By Yuliya Fedorinova and Andrey Lemeshko
Russian gold output rose a surprise 8 percent in the first quarter as a weak ruble spurred mining of the metal, priced in dollars in world markets, and investment in refining scrap.
The country produced 50.8 metric tons in the first three months, including refined scrap, up from 47 tons a year earlier, the Union of Gold Producers of Russia said Monday. The lobby had predicted last year that output would slow in 2016.
“The figures are surprising,” Dmitry Kolomytsyn, Commodity Strategist at Sberbank CIB, said by phone. “The major part of the growth was due to increased output of refined gold scrap, meaning jewelers invested in refining in an attempt to benefit from the rising gold price and weakening ruble.”
Russian gold mining hit a record in 2014 after growing 6 percent to 8 percent annually for several years. Sergey Kashuba, head of the industry lobby, said in December that output could be flat or rise just 1 percent in 2016. In the first quarter, mining grew 5 percent to 37.5 tons and production from scrap rose 40 percent to 9 tons, the group’s data showed.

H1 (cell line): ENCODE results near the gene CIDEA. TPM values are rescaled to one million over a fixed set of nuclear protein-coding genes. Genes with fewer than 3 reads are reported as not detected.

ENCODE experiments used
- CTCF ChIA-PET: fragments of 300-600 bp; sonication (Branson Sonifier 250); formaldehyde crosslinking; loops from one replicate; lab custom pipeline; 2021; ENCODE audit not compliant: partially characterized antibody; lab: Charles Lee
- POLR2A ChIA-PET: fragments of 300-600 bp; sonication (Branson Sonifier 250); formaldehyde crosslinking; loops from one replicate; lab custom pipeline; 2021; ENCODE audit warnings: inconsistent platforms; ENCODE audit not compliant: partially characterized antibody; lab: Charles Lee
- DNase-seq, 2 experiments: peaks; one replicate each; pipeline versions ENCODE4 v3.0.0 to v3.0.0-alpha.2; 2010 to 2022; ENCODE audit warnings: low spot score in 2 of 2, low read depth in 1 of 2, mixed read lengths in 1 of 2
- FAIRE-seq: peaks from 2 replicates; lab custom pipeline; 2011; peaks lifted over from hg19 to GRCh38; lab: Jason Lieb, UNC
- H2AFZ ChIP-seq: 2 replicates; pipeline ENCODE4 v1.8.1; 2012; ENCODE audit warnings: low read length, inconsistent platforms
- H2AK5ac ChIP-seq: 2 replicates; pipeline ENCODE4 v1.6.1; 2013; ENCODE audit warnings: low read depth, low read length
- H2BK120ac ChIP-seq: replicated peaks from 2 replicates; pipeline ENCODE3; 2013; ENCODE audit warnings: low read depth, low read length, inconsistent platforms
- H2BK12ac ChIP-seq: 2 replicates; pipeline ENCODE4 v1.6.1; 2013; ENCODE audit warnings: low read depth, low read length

The union doesn’t so far plan to change its forecast for the full year, Kashuba said. Companies may have decided to benefit from the weak ruble in the first quarter to boost output before the currency began to strengthen later this year, he said by e-mail. Miners typically sell gold to local banks for rubles at a level linked to dollar prices.
The ruble touched a record low in January before becoming the best-performing currency among emerging markets this year with a 13 percent gain. Gold is up 21 percent in 2016.
Mining grew at projects such as Pavlik, developed by Arlan LLC in the Magadan region, billionaire Viktor Vekselberg Renova group’s development on Kamchatka, some Polyus PJSC fields and at Polymetal International Plc, according to the gold union.